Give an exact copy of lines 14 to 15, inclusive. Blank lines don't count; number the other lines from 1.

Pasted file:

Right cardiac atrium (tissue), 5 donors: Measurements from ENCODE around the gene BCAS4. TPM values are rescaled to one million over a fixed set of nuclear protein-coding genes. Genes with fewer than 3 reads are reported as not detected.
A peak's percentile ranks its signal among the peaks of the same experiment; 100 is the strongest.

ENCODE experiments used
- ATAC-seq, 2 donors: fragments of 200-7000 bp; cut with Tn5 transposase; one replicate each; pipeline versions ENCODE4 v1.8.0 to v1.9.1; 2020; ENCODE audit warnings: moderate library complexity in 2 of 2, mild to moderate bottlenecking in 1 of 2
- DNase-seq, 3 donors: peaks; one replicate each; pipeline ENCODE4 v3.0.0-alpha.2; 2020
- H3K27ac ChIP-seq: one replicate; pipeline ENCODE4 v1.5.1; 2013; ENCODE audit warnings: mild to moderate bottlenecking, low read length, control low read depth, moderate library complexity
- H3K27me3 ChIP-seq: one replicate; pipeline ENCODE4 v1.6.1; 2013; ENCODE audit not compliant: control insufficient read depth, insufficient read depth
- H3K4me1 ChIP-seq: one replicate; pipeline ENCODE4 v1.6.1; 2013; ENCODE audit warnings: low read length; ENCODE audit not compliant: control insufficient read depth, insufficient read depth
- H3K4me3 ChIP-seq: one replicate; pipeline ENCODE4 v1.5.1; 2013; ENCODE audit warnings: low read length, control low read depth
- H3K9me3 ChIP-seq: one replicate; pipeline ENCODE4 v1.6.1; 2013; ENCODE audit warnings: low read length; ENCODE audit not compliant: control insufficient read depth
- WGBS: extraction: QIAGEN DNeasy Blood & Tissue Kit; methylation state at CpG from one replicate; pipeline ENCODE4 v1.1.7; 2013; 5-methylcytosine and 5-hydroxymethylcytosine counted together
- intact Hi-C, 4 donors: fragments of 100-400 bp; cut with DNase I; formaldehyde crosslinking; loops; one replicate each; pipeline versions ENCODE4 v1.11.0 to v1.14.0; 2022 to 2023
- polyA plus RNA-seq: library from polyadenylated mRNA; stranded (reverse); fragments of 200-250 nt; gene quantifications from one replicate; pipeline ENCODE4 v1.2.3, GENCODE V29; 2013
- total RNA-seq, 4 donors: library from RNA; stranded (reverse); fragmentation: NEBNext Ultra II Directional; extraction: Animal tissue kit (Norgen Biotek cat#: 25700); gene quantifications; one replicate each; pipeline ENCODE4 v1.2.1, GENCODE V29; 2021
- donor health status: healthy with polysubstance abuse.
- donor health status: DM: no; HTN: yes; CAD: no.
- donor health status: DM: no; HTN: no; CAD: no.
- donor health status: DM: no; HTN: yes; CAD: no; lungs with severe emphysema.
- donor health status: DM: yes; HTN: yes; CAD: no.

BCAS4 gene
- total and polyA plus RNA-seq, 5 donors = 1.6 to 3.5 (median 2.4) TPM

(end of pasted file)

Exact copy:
- total RNA-seq, 4 donors: library from RNA; stranded (reverse); fragmentation: NEBNext Ultra II Directional; extraction: Animal tissue kit (Norgen Biotek cat#: 25700); gene quantifications; one replicate each; pipeline ENCODE4 v1.2.1, GENCODE V29; 2021
- donor health status: healthy with polysubstance abuse.